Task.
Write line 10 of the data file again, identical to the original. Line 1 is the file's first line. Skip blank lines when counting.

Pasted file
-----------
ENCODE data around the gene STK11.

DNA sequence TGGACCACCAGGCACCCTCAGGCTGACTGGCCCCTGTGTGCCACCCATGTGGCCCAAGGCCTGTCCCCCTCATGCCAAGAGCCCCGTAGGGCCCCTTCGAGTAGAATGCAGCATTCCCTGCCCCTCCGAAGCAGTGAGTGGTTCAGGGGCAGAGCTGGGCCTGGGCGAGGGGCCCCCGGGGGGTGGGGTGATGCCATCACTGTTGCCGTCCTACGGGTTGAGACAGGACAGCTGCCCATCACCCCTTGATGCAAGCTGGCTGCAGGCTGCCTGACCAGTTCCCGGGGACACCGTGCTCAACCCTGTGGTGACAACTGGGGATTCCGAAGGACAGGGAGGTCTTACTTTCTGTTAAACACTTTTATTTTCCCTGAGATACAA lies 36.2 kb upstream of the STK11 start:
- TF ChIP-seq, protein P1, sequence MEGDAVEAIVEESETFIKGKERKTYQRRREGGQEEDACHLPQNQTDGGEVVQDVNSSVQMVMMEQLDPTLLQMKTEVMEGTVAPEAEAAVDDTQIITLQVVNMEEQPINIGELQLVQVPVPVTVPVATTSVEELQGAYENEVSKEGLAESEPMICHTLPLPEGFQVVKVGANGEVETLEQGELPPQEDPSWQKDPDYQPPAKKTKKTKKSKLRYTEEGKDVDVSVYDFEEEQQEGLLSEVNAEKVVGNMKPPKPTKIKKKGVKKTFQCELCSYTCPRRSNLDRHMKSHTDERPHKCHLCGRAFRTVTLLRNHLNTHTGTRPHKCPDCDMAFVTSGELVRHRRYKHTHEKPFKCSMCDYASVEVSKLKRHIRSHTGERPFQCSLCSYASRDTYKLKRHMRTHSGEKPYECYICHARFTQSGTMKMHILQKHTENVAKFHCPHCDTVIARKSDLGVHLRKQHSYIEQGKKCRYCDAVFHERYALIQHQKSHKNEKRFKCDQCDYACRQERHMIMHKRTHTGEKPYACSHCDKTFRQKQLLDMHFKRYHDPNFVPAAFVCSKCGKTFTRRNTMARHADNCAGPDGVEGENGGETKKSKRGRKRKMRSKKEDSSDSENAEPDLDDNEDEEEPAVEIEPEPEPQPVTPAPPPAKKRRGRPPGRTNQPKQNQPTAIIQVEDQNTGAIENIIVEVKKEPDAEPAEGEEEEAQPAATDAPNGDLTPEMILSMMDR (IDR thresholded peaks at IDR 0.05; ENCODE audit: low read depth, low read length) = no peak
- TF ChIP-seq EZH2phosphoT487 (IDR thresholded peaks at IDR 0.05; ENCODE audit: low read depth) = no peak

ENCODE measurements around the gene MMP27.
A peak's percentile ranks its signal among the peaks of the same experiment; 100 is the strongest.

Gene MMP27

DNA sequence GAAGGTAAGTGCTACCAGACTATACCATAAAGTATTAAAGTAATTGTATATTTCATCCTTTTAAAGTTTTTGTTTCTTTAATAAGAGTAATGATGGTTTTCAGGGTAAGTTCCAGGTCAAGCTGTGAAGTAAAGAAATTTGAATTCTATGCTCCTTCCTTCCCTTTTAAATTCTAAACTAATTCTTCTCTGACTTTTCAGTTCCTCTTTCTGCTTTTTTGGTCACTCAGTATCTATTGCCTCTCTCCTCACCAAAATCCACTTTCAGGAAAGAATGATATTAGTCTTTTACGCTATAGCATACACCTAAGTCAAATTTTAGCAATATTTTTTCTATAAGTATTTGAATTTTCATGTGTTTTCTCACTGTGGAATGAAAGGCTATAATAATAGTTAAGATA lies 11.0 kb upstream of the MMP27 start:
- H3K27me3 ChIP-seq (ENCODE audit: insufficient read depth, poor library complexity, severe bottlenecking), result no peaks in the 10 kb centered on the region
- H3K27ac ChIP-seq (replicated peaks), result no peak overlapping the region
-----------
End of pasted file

- H3K27ac ChIP-seq (replicated peaks), result no peak overlapping the region